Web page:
Most Welsh surnames are patronymic; that is, they are derived from a personal name of an ancestor. In the Middle Ages, the prefixes ap, ab (son of) and ferch (daughter of) were commonly found in Welsh surnames. Welsh names used to include strings of patronymics going back through the generations, until the 16th century when people began to use fixed hereditary surnames. However, some surnames' prefixes can still be found today in many Welsh surnames, such as Prince, Probert, Bowen (ap Owen), and Beddoes. Henry VIII frowned upon this nomenclature and thus began the great change in Welsh surnames
But, until within quite recent times, say about the beginning of the present [19th] century; the practice of using simple patronymics prevailed in the southern counties of the principality; in other words the baptismal name of the father was the surname of the son.
Thus, if Morgan Richards had three sons; John, William, and Griffith, they would be John Morgan, William Morgan, and Griffith Morgan.
John Morgan's two sons, Peter and James, would be Peter Jones and James Jones.
William Morgan's two sons, Job and Abel, would be Job Williams and Abel Williams.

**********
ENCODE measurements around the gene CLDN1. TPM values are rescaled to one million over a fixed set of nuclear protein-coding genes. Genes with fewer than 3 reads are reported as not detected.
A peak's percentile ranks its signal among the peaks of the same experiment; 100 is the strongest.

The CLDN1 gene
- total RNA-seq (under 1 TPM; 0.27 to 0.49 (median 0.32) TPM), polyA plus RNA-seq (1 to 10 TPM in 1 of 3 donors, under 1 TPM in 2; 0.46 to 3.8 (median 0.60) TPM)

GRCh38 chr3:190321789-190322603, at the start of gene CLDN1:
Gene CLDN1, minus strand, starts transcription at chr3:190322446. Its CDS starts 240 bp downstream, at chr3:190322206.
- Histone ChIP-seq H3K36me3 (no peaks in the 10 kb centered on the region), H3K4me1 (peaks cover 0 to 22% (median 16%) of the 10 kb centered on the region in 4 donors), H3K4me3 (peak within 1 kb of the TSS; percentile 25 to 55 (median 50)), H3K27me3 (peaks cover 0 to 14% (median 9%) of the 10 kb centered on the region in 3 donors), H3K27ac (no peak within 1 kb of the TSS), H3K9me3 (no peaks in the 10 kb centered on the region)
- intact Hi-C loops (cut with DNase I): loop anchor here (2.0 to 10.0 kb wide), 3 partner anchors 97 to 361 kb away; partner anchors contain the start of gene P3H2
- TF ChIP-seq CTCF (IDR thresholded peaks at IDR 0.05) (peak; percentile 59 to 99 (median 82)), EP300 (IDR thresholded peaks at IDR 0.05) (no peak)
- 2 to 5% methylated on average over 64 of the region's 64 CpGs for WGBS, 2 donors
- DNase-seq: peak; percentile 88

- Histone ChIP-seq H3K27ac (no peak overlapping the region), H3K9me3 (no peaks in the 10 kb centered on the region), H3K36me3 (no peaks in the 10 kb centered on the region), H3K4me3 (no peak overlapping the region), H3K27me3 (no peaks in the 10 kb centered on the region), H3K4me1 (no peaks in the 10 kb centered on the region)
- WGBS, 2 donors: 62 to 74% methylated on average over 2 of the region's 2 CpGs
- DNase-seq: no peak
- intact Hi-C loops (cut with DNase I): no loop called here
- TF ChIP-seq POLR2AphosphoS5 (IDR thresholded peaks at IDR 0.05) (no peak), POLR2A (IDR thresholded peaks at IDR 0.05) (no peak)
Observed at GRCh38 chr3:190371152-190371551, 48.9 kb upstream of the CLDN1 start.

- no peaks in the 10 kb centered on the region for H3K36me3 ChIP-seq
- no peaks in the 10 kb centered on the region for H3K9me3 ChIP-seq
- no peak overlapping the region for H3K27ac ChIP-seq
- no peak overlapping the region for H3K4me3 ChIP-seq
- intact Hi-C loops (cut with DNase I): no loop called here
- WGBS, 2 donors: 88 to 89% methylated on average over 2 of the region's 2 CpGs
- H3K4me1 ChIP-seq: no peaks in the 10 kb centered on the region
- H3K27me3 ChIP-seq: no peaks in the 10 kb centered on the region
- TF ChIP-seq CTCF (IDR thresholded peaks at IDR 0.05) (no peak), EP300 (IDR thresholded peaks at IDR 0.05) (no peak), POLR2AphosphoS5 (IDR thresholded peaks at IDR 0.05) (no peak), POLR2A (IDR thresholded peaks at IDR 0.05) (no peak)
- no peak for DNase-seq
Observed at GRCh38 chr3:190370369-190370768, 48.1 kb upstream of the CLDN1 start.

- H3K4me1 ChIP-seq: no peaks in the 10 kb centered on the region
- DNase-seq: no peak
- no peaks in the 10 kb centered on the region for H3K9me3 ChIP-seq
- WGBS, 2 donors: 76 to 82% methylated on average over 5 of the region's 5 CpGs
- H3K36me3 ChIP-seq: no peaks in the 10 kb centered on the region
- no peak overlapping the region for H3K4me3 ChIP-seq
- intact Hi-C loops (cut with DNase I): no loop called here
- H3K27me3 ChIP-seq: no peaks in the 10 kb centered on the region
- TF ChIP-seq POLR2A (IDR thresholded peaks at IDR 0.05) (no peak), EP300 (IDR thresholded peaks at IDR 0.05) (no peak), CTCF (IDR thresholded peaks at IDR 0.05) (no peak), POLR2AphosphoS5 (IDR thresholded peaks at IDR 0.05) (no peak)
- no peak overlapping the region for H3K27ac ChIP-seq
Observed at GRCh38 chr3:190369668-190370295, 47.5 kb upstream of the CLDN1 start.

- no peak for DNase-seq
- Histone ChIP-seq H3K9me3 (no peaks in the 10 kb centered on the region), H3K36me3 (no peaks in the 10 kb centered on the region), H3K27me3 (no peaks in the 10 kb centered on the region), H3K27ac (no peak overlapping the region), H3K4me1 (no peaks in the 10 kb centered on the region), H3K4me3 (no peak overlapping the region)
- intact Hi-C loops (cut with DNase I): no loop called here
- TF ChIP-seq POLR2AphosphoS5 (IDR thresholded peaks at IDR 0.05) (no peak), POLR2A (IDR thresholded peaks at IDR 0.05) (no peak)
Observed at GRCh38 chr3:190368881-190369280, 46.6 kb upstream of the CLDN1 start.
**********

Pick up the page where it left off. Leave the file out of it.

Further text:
And Griffith Morgan's two sons, Howel and Cadwallader, would be Howell Griffiths and Cadwallader Griffiths."
As compared with other national and linguistic groups, Welsh surnames are comparatively few in number. Because of this, the use of bynames has become a common practice. A byname was linked with a patronym, and could indicate the occupation of the bearer, or perhaps a nickname. An example of this would be Jones the Post. In this case, the patronymic surname is Jones, with the byname, Post, a reference to the person's occupation, being used to differentiate this one person from others of the name Jones. The use of bynames was still common in recent generations, although they rarely appeared in written form.
Welsh surnames rank highly within a list of the ten most common surnames in Britain: Jones in second position, Williams in third; Davies in sixth; Evans in eight; Thomas in ninth; and Roberts in tenth.
- ^ Lower, Mark Antony Patronymica Britannica, A Dictionary of the Family Names of the United Kingdom, London: John Russell Smith Publishers (1860)
- Swyrich, Archive materials